They openly blaspheme the most High God and cast contempt on his holy religion by pretending to receive revelations direct from heaven, by pretending to speak unknown tongues by direct inspiration, and by diverse pretenses derogatory of God and religion, and to the utter subversion of human reason.
They declare openly that their God hath given them this county of land, and that sooner or later they must and will have the possession of our lands for an inheritance, and in fine they have conducted themselves on many other occasions in such a manner that we belive it a duty we owe ourselves, to our wives and children, to the cause of public morals, to remove them from among us, as we are not prepared to give up our pleasant places and goodly possessions to them, or to receive into the bosom of our families as fit companions for our wives and daughters the degraded and corrupted free negroes and mulattoes that are now invited to settle among us.
Under such a state of things even our beautiful county would cease to be a desirable residence ,and our situation intolerable! We, therefore, agree, that after timely warning and receiving an adequate compensation for what little property they can not take with them, they refuse to leave us in peace, as they found us, we agree to use such means as may be sufficient to remove them, and to that end we each pledge to each other our bodily powers, our lives, fortunes, and sacred honors.
We will meet at the court house at the town of Independence, on Saturday next, the 20th inst., to consult ulterior movements.” (1)
This was signed by several hundred names among whom were the following: Lewis Franklin, Jailer; Samuel C. Owens. County Clerk; Russell Hicks, Deputy Clerk; R. W. Cummins. Indian Agent; Jones H. Flourney, Post Master; S. D. Lucas, Colonel and Judge of the Court; Henry Childs, Attorney at law; N. K. Olmstead, M. D.; John Smith, J. P.; Samuel Weston, J. P.; William Brown, Constable; Abner F. Staples, Captain; Thomas Pitcher, Deputy Constable; Moses G. Wilson. Thomas Wilson, merchants.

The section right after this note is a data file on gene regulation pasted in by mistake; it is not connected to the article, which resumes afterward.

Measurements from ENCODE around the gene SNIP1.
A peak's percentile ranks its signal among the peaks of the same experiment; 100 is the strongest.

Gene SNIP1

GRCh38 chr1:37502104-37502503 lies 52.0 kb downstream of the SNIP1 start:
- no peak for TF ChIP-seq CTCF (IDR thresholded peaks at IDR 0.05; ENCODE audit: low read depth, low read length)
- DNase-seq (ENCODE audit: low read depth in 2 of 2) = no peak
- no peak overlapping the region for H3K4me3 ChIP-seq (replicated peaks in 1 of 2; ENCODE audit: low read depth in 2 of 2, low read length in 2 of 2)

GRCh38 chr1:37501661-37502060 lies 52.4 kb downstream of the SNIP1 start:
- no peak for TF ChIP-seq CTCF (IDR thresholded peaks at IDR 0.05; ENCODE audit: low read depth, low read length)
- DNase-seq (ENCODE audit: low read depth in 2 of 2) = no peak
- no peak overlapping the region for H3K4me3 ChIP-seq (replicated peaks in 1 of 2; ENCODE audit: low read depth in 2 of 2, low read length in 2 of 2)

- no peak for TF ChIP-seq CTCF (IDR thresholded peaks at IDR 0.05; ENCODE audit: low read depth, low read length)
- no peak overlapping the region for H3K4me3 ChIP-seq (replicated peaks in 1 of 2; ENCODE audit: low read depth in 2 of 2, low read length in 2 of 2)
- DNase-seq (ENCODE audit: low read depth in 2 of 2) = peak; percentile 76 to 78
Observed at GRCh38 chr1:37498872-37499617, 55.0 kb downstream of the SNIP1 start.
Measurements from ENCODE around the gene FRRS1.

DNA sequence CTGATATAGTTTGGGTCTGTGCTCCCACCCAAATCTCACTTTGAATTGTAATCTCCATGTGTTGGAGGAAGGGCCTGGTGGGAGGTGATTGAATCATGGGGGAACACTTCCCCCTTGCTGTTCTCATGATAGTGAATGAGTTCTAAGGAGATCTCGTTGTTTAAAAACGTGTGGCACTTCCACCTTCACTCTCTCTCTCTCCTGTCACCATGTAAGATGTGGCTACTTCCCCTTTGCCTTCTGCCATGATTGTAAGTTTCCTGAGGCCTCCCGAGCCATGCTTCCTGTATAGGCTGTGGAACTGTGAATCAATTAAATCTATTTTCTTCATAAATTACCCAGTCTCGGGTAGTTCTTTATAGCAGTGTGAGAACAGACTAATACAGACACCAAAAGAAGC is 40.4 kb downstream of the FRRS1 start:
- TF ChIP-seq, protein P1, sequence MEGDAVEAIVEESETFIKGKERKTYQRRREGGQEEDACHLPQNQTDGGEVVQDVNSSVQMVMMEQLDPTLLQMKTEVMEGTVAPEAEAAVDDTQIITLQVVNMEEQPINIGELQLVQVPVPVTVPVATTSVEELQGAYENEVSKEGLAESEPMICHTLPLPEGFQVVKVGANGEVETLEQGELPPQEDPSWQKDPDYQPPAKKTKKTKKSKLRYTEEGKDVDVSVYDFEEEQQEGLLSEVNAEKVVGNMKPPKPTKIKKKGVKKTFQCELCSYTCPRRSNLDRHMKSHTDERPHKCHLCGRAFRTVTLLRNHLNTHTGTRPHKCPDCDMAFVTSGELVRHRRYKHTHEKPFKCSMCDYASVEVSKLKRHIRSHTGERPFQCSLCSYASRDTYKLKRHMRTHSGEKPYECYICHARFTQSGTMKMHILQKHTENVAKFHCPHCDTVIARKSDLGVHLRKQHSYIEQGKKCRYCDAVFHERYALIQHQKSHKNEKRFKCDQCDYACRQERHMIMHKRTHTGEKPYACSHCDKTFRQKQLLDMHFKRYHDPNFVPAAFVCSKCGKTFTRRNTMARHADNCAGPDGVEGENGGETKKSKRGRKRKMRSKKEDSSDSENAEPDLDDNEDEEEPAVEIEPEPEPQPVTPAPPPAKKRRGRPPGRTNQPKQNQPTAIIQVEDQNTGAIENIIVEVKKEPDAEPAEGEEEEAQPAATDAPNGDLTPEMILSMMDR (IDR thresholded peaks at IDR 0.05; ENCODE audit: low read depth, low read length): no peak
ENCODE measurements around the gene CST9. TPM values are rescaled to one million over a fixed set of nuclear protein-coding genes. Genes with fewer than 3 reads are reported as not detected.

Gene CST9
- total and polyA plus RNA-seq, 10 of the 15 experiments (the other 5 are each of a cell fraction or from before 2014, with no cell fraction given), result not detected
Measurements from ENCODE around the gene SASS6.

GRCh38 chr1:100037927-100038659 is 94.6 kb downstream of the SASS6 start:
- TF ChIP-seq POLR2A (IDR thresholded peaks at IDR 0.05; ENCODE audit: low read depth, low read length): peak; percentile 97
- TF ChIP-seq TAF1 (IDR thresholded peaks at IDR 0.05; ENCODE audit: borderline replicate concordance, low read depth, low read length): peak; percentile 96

It is impossible to ascertain at this late date just the proportion of truth and falsehood of which this document is composed, but one part of it is easily weighed when compared with the article published in the Evening and Morning Star to which reference is made in the foregoing document. The article as copied from the Star reads as follows:
“To prevent any misunderstanding among the churches abroad, respecting free people of color, who may think of coming to the western boundaries of Missouri, as members of the church, we quote the following clauses from the laws of Missouri:
Section 4. Be it further enacted, that hereafter no free negro or mullato, other than a citizen of some one of the United States, shall come into or settle in this State under any pretext whatever; and upon complaint made to any justice of the peace that such person is in his county, contrary to the provisions of this section, if it shall appear that such person is a free negro or mulatto, and that he hath come into this state after the passage of this act, and such person shall not produce a certificate, attested by the seal of some court of record in some one of the United States, evidencing that he is a citizen of such State, the justice shall command him forthwith to depart from this state; and in case such negro or mulatto shall not depart from the State within thirty days after being commanded so to do as aforesaid, any justice of the peace, upon complaint thereof to him made, may cause such person to be brought before him and may commit him to the common goal of the county in which he may be found, until the next term of the Circuit Court to be held in such County. And the said court shall cause such person to be brought before them and examine into the cause of commitment; and if it shall appear that such person came into the State contrary to the provisions of this act, and continued therein after being commanded to depart as aforesaid, such court may sentence such person to receive ten lashes on his or her bare back, and order him to depart from the State; and if he or she shall not depart, the same proceedings shall be had and punishment inflicted, as often as may be necessary, until such person shall depart the State.